I used to think that the fine-tuning argument was the strongest argument out there for the existence of a creator deity. I was especially impressed by the apparent magnitude of the fine-tuning – Steven Weinberg has stated that the value of the cosmological constant was fine-tuned to one part in 10120.
If one takes a naïve (and as we’ll see, incorrect) Bayesian approach to assessing this as evidence, then it looks like this should serve as an incredible amount of evidence for the existence of a God, enough to totally overwhelm all other possible considerations. Why? Because if there is a God, then we expect fine-tuning, while if not, then the fine-tuning looks incredibly unlikely. Given this, the God explanation should receive a credence bump proportional to 10120 upon updating on the observation of fine-tuning.
As a quick aside before diving into the numbers, there is a lot of dispute about whether or not there even is fine-tuning in our universe. For the purposes of this post, I’m going to ignore all of these disputes, and pretend that there is a strong consensus on this matter. I’ll use Weinberg’s estimate of 10-120 for the fine-tuning of the cosmological constant. I know that this is controversial, but the point I’m making will stand for even this insanely tiny value.
Okay, so let’s first present a formal version of the fine-tuning argument for God.
F = “The universe is fine-tuned for life.”
G = “A creator deity fine-tuned the universe for life.”
O(G | F) = L(F | G) · O(G)
L(F | G) = P(F | G) / P(F | ~G) ≈ 1 / 10-120 = 1200 dB
So O(G | F) = 10120 · O(G)
This uses the odds formulation of Bayes’ rule – look it up if you’re unfamiliar.
This argument says that your credences should be adjusted by a factor of 10120 upon observing the fine-tuning of the universe. In other words, to not be virtually certain that there exists a creator deity that rules the universe after updating on fine-tuning, you’d have to have initially had a credence on the order of 10-120.
Let me point out that 10-120 is a really really small number. It’s virtually impossible to imagine any good reason why you would be justified in having a prior credence on this order of magnitude. Nobody should be that sure about anything. Evidence of a strength of 1200 dB is analogous in strength to a noise that is a quadrillion times more intense than the threshold of human hearing.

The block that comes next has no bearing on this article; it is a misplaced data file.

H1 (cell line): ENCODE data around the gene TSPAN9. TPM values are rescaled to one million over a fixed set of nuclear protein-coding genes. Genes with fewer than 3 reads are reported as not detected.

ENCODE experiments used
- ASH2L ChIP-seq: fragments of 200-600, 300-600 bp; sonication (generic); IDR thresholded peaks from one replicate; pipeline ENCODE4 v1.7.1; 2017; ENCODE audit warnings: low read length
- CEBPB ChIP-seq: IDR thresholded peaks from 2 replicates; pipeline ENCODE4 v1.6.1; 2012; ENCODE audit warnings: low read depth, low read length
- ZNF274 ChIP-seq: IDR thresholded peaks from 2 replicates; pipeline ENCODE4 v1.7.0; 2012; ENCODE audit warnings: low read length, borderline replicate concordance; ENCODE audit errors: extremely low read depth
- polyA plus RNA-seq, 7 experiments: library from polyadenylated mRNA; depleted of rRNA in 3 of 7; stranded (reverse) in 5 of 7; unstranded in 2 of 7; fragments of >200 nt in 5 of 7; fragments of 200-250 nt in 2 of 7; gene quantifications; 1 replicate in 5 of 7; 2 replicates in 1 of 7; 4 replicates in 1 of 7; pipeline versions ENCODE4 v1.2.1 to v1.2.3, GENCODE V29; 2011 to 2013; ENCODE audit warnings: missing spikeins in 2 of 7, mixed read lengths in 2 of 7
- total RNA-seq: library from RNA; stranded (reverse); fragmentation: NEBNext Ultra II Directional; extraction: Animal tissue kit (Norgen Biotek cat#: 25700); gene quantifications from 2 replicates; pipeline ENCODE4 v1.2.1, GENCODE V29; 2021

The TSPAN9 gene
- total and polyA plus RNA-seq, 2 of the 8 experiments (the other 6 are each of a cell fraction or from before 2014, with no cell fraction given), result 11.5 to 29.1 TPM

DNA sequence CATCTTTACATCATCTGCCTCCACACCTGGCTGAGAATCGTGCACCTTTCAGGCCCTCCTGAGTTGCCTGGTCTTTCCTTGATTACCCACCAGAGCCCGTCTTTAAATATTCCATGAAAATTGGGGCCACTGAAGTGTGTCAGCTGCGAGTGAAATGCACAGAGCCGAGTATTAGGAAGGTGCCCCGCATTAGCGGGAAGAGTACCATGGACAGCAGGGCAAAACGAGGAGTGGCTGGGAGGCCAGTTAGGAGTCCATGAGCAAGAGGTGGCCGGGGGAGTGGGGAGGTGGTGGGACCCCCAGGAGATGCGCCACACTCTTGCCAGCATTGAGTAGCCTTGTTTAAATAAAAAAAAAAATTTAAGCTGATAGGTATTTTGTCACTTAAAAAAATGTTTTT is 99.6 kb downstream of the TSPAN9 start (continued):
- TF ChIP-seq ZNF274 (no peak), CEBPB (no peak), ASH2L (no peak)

So what’s wrong with this argument? In fact, it fails at the first step. In calculating the strength of the evidence, we only considered two possible hypotheses: either God or, if not, then random coincidence. But there are many other options that we have to factor in as well, most famously the multiverse hypothesis.
But even if there are other hypotheses out there, shouldn’t they just all share the benefit of the credence boost? The existence of another hypothesis that made the same prediction shouldn’t count as a penalty, right?
Wrong! Probabilities have to add up to 1, and you can’t have multiple mutually exclusive competing hypotheses that you have virtual certainty about. Whatever happens when you add other hypotheses must be more subtle than that. So let’s calculate using Bayes’ rule!
O(T | E) = L(E | T) · O(T)
L(E | T) = P(E | T) / P(E | ~T)
For each theory T we consider, we have to take into account all other theories in the denominator of our likelihood function L. We’ll want to keep in mind the following identity:
P(B & C) = 0
P(A | B or C) = [P(A | B) P(B) + P(A | C) P(C)] / [P(B) + P(C)]
So, for instance, let’s divide up our explanations of the fine-tuning F into three disjoint categories: (1) random coincidence C, (2) a deistic God G, and (3) all other explanations that are mutually incompatible.
L(F | X) = P(F | X) / P(F | ~X)
= P(F | X) (1 – P(X)) / ∑Y≠PP(F | Y) P(Y)
P(F | C) ≈ 10-120
P(F | G) ≈ 1
P(F | O) ≈ 1
L(F | C) ≈ 10-120
L(F | G) ≈ P(~G) / P(O)
L(F | O) ≈ P(~O) / P(G)
O(C | F) = 10-120 · O(C)
O(G | F) = P(G) / P(O)
O(O | F) = P(O) / P(G)
In the end, what we find is that the “Coincidence” hypothesis has been down-voted completely out of existence, leaving only the “God” hypothesis and the “Other” hypothesis.
And importantly, our final credence in either of these hypotheses is not on the order of magnitude of 1 – 10-120. The final balance depends entirely just on the ratio of prior credences in the two explanations.
Let’s look at two individuals updating on the observation of fine-tuning.
P(G) = .01%
P(O) = 50%
P(G) = 99%
P(O) = 1%
(The exact details of these numbers aren’t that important, just that they’re somewhat qualitatively accurate.) Their final credences will be:
P(G | F) = 0.02%
P(O | F) = 99.98%
P(G | F) = 99%
P(O | F) = 1%
And we see that nobody ends up significantly updating their religious beliefs on the evidence of fine-tuning. The deist held a worldview in which the random coincidence hypothesis was already ruled out, so the observation of fine-tuning doesn’t change anything for them. And the atheists were initially fairly agnostic about whether or not the universe was fine-tuned, but were very confident in the existence of other explanations besides God. As such, the observation of fine-tuning served as a minor increase in their belief in God (+.01%), while they become extremely confident that there must be some other explanation.
Fine-tuning would only serve as strong evidence for you if you were initially very sure that there was a God, but agnostic about if God would have designed the universe to accommodate human life, or if its design was purely random coincidence. Even in this case, the bump in credence you’d receive would be nothing like the massive update that seems apparent from a naïve (and wrong) application of Bayesian reasoning.